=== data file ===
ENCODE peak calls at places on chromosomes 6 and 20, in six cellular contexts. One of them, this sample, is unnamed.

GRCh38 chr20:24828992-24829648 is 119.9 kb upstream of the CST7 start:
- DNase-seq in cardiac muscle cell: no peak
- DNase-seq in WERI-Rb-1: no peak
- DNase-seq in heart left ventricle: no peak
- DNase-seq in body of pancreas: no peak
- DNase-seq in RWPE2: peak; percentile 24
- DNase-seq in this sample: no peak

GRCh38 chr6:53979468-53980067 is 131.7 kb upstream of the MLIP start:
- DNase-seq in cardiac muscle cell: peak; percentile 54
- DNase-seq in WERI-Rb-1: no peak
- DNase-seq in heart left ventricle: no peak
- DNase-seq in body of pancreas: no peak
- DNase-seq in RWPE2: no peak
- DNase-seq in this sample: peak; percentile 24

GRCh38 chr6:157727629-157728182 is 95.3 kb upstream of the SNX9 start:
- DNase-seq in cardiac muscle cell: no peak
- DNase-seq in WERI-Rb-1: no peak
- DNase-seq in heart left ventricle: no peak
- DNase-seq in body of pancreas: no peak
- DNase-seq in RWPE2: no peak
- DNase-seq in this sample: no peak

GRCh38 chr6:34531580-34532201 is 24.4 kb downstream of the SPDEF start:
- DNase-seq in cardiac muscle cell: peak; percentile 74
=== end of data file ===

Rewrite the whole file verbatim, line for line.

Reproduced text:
ENCODE peak calls at places on chromosomes 6 and 20, in six cellular contexts. One of them, this sample, is unnamed.

GRCh38 chr20:24828992-24829648 is 119.9 kb upstream of the CST7 start:
- DNase-seq in cardiac muscle cell: no peak
- DNase-seq in WERI-Rb-1: no peak
- DNase-seq in heart left ventricle: no peak
- DNase-seq in body of pancreas: no peak
- DNase-seq in RWPE2: peak; percentile 24
- DNase-seq in this sample: no peak

GRCh38 chr6:53979468-53980067 is 131.7 kb upstream of the MLIP start:
- DNase-seq in cardiac muscle cell: peak; percentile 54
- DNase-seq in WERI-Rb-1: no peak
- DNase-seq in heart left ventricle: no peak
- DNase-seq in body of pancreas: no peak
- DNase-seq in RWPE2: no peak
- DNase-seq in this sample: peak; percentile 24

GRCh38 chr6:157727629-157728182 is 95.3 kb upstream of the SNX9 start:
- DNase-seq in cardiac muscle cell: no peak
- DNase-seq in WERI-Rb-1: no peak
- DNase-seq in heart left ventricle: no peak
- DNase-seq in body of pancreas: no peak
- DNase-seq in RWPE2: no peak
- DNase-seq in this sample: no peak

GRCh38 chr6:34531580-34532201 is 24.4 kb downstream of the SPDEF start:
- DNase-seq in cardiac muscle cell: peak; percentile 74